Surgeon's Role in Choice
There has been a great deal written about women's choices when considering whether to proceed with a wide excision/lumpectomy or a mastectomy when diagnosed with early stage breast cancer. As you probably know, in most situations, the health outcome is the same, and the choice is related to personal feelings, instincts, and history. Some women only feel relieved and safe if the whole breast is gone; many others prefer to keep a breast as long as it is as medically wise. And a few women, even if told that it would reduce their recurrence risk to have a mastectomy, insist on preserving their breast.
I was very interested to see this short article about the impact of the surgeon's role in this decision. Of course, we all listen to our surgeon's experience and suggestions and most of us do what is recommended. Thinking about the possibility that a surgeon's words are driven not only by medical knowledge but also by gender, age, and volume of breast surgery is a new twist. I think the bottom line about this is that most surgeons, probably almost all surgeons, make the surgical recommendation based only on their knowledge of what is the safest/best choice for you. If you are feeling at all unsure about this, it's time for a second opinion.
Here is the article: Annals of Surgery:
May 2009 - Volume 249 - Issue 5 - pp 828-833
Surgeon Characteristics and Use of Breast Conservation Surgery in Women With Early Stage Breast Cancer
Hershman, Dawn L. MD, MS; Buono, Donna MS; Jacobson, Judith S. PhD, MBA; McBride, Russell B. MPH; Tsai, Wei Yann PhD; Joseph, Kathie Ann MD, MPH; Neugut, Alfred I. MD, PhD
Background: Most women with localized breast cancer have a choice between mastectomy and breast conserving surgery (BCS). Aside from clinical factors, this decision may be associated with surgeon and patient characteristics. We investigated the effect of surgeon characteristics on the BCS rate.
Methods: We used the Surveillance, Epidemiology, and End Results-Medicare database to identify women >65 years, diagnosed with stages I-II BC, between 1991 and 2002, and used the Physician Unique Identification Number linked to the American Medical Association Masterfile to obtain information on surgeons. We investigated the association of patient demographic, tumor, and surgeon-related factors with receipt of BCS, using Generalized Estimating Equations to control for clustering.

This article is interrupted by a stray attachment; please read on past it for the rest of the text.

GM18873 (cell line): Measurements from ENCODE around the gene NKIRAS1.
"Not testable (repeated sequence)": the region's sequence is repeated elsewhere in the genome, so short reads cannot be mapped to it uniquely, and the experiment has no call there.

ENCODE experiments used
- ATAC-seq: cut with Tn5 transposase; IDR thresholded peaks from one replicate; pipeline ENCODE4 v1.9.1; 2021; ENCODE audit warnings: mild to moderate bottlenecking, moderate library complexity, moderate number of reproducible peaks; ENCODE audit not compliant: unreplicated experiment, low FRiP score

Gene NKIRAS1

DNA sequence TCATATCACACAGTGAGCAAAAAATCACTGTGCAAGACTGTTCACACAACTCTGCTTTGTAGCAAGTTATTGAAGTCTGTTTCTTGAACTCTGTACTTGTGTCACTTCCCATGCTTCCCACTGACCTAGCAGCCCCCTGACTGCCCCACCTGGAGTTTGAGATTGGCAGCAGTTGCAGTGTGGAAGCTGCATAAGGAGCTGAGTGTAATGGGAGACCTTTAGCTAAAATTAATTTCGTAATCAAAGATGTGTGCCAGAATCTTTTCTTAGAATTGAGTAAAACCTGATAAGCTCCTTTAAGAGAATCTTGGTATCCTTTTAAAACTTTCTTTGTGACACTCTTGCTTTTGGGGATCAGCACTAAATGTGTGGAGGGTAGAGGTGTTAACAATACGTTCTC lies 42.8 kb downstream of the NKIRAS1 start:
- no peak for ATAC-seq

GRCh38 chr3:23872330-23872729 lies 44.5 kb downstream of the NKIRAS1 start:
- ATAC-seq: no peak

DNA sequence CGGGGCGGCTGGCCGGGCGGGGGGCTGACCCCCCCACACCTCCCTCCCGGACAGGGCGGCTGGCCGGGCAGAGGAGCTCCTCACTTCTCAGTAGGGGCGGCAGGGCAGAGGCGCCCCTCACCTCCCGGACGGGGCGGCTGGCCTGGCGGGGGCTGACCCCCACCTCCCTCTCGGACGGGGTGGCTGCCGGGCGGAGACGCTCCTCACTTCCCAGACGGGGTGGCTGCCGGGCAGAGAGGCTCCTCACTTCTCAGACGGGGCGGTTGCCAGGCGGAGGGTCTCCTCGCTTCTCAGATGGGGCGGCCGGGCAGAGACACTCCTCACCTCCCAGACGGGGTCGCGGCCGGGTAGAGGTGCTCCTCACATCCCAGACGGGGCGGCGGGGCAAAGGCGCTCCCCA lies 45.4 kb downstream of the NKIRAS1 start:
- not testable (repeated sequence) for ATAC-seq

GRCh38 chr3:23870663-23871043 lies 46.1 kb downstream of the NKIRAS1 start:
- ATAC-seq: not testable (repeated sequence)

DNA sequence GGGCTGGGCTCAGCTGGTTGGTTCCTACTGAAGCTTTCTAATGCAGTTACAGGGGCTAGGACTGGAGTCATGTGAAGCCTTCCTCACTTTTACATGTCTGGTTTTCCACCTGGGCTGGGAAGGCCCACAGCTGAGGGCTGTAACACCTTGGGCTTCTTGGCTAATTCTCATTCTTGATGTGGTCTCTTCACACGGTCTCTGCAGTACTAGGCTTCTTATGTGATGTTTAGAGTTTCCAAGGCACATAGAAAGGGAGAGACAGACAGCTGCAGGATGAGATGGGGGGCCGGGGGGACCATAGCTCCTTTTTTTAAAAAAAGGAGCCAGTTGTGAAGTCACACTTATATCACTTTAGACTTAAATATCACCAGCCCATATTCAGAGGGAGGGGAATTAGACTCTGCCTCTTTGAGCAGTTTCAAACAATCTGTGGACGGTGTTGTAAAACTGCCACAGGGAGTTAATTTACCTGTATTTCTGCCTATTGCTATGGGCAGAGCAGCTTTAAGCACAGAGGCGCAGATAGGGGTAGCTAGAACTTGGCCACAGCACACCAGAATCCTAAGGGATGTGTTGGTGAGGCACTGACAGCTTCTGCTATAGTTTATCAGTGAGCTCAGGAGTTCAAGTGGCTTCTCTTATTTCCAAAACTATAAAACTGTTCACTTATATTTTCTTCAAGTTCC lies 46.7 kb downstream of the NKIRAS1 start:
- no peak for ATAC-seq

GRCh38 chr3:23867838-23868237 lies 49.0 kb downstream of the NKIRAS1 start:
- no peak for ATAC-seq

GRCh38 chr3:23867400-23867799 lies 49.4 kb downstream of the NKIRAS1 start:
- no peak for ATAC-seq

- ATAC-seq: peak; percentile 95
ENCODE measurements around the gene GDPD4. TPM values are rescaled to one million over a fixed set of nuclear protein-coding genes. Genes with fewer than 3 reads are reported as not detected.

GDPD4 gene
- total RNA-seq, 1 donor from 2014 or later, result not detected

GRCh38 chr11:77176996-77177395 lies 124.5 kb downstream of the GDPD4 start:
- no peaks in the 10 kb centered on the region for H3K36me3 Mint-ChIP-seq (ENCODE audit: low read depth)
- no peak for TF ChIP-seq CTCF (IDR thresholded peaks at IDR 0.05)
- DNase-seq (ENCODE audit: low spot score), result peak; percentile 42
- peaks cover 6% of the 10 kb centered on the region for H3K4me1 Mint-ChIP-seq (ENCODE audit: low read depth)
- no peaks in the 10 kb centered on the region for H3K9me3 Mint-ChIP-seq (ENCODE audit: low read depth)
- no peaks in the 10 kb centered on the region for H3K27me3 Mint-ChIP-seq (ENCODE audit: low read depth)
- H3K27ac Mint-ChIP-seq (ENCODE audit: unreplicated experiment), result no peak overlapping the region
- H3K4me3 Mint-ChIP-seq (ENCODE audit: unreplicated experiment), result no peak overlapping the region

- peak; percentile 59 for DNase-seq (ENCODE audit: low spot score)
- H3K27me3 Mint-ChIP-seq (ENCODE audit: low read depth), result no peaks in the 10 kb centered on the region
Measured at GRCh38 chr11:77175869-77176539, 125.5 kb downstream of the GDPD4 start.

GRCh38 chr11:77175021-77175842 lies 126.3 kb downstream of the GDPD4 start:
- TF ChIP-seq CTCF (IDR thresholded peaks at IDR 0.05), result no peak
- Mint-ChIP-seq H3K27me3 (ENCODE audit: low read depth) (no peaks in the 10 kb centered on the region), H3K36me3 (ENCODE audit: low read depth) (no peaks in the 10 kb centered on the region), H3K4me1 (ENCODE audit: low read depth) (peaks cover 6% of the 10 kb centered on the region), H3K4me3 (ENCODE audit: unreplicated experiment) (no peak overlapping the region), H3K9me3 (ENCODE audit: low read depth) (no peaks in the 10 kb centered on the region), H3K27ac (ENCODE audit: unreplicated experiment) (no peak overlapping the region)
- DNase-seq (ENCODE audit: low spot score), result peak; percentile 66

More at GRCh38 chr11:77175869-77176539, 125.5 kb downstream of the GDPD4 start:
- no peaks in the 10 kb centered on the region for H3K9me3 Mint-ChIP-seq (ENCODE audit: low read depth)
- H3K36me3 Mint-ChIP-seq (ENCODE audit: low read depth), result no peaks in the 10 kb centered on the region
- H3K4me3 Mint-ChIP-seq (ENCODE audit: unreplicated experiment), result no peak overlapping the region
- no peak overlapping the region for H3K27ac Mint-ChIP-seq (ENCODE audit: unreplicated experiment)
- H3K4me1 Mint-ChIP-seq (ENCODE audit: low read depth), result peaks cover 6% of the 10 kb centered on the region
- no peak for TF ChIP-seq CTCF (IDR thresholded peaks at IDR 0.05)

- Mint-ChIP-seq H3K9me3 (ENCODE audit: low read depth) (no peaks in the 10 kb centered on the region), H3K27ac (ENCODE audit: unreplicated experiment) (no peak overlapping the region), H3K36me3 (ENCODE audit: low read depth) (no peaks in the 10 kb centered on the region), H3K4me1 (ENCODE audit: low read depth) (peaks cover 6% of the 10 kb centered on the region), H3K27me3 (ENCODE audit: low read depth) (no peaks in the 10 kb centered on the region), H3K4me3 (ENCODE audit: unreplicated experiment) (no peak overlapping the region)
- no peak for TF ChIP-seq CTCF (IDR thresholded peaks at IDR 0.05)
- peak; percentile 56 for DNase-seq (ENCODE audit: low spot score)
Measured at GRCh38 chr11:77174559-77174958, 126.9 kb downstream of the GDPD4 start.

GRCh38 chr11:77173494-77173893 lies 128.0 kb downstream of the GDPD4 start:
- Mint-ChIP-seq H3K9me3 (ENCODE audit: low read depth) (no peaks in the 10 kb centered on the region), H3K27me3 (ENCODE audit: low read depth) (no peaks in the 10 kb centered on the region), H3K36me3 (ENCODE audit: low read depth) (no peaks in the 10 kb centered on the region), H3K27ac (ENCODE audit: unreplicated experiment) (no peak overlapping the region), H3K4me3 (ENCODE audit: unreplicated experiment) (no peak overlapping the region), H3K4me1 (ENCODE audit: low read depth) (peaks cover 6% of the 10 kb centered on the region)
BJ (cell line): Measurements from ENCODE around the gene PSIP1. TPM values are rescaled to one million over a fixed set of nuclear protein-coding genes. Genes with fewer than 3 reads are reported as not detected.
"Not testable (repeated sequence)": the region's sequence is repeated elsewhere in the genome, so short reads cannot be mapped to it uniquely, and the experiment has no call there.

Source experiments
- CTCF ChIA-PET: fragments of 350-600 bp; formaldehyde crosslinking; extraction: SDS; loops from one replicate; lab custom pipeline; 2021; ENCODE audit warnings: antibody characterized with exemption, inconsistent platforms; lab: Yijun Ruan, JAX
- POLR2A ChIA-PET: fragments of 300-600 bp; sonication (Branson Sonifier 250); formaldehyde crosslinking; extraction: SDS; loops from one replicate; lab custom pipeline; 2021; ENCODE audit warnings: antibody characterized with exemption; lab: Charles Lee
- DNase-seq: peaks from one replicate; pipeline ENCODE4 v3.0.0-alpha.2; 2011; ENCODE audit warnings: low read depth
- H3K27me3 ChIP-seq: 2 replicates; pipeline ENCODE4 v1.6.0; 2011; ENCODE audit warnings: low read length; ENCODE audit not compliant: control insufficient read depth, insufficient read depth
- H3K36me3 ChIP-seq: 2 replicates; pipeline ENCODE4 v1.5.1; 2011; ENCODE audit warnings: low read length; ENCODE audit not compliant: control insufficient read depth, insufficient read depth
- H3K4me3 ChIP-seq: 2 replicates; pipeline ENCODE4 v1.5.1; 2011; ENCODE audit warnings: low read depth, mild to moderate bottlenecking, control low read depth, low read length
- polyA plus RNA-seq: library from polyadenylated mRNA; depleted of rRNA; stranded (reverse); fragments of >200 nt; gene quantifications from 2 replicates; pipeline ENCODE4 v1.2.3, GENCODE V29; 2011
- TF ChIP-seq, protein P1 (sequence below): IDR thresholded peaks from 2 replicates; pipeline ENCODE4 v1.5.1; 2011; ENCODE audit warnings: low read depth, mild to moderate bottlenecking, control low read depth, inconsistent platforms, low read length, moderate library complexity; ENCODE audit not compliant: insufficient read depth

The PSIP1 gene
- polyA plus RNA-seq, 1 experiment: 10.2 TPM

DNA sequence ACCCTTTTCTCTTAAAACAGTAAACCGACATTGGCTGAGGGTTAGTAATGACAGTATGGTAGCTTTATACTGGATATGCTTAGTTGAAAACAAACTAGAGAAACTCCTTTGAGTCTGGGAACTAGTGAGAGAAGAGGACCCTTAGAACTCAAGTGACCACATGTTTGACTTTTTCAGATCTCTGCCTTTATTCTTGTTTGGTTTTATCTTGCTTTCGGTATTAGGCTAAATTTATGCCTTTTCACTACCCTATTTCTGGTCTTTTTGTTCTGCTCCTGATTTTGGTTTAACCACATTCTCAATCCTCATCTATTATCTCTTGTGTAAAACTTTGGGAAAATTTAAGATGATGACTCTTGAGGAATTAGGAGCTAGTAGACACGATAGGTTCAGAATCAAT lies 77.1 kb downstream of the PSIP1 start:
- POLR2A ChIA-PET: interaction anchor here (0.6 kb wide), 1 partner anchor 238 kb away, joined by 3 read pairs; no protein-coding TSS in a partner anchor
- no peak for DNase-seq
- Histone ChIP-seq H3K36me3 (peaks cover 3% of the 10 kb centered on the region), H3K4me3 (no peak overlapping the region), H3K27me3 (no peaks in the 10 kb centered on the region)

Results: Of 56,768 women with breast cancer, 30,006 (53%) underwent BCS, whereas 26,762 (47%) underwent mastectomy. Between 1991 and 2002, the proportion of patients undergoing BCS increased from 35% to 60%. In a multivariate analysis, patients who received BCS were younger, of higher SES, and had more favorable tumor characteristics. They were also more likely to be black and live in metropolitan areas. Women who underwent BCS were more likely to have surgeons who were female (OR = 1.40; 95% CI: 1.25-1.55), US-trained (OR = 1.12; 95% CI: 1.02-1.22), with a larger patient panel (OR = 1.29; 95% CI: 1.21-1.39), and completed training after 1975 (OR = 1.16; 95% CI: 1.08-1.25), than surgeons of patients who underwent mastectomy.
Conclusions: Surgeon characteristics, such as gender, training, year of graduation, and volume, are small but significant independent predictor of BCS. Efforts to differentiate whether these associations reflect patients' preferences, quality of physician training, surgeon attitudes, physician patient communication, or other effects on decision-making are warranted.